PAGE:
U.S. Attorney Stephen Wigginton has announced that he will resign effective Dec. 11.
His press release issued today boasted of his accomplishments but neglected to mention the most sensational convictions he obtained.
Wigginton didn’t remind taxpayers that he sent former Madison County treasurer Fred Bathon to prison for rigging bids at auctions of delinquent taxes.
Nor did he remind taxpayers that he sent former St. Clair County judge Michael Cook to prison for possessing heroin and using it while possessing firearms.
Wigginton chose not to seek restitution from Bathon for the millions of dollars that his corrupt auctions steered to favored tax buyers.
Three tax buyers pleaded guilty, but Wigginton did not seek restitution from them.
He did not charge other tax buyers who apparently received the same preference.
Last December, Wigginton obtained a court order reducing Bathon’s sentence from 30 months to 15 months.
District Judge David Herndon’s order resulted in Bathon’s release from prison in June.
Had a judge approved the guilty plea that Wigginton and Cook negotiated, Cook would already have been released from prison.
As it is, Cook will remain in custody until Feb. 20, 2016. He was recently transferred from federal prison in Pensacola, Fla. to a residential re-entry management program in St. Louis.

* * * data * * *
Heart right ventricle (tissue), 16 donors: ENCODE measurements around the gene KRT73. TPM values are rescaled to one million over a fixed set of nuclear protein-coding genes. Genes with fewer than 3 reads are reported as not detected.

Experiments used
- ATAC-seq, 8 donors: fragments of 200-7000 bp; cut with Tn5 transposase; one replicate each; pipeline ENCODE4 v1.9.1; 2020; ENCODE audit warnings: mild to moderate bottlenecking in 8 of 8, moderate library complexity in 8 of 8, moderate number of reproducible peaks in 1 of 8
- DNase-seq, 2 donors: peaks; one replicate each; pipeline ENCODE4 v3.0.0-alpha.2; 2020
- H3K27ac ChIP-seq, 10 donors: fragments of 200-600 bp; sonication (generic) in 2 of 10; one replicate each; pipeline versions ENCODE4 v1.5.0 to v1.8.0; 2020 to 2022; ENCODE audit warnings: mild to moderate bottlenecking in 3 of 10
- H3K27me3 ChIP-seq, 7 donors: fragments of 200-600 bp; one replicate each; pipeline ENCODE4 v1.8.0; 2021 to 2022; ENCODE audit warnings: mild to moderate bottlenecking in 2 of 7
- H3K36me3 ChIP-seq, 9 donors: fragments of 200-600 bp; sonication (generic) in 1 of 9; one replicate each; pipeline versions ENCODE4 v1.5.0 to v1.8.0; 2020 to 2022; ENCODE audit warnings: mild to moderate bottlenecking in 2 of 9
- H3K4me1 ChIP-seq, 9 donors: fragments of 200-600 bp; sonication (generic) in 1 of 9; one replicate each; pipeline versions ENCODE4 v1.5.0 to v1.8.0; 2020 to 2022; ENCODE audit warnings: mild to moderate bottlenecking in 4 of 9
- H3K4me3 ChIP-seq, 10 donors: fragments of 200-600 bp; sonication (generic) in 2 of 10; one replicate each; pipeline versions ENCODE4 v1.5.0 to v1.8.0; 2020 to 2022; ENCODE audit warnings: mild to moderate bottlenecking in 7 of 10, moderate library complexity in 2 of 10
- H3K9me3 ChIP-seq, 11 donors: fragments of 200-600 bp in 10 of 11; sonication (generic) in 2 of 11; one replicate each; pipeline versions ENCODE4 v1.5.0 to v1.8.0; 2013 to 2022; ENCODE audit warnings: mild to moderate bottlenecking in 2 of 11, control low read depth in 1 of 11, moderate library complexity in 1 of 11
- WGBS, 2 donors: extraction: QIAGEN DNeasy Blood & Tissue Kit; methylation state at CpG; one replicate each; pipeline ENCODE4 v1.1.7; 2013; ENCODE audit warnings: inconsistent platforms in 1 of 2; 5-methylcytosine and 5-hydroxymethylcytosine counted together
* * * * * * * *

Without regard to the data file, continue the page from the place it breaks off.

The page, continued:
In the course of their negotiations, Wigginton and Cook agreed on an 18 month prison term, but Senior U.S. District Judge Joe McDade of Peoria found the sentence too lenient.
McDade, who took the case after Southern District judges recused themselves, said Cook harmed public faith in the judiciary.
Wigginton’s investigation of Cook also caught his heroin supplier, Sean McGilvery, who pleaded guilty of distribution.
The investigation also caught county probation officer James Fogarty, who pleaded guilty of supplying cocaine to the late judge Joe Christ.
Christ died of cocaine intoxication in 2013, at Cook’s hunting lodge in Pike County.
Fogarty successfully pleaded that he didn’t provide the cocaine that killed Christ.
When Wigginton cut Bathon’s sentence in half, he also cut in half the sentences of McGilvery and Fogarty.
Wigginton’s motions for sentence reductions and the orders granting the motions remain under seal.
He apparently relied on a rule allowing sentence reductions for prisoners who provide information that leads to further indictments.
He has not indicted anyone in connection with either case, and has not explained how Bathon, McGilvery and Fogarty earned the breaks he gave them.
Wigginton’s announcement stated that he would work for the Armstrong Teasdale firm in St. Louis.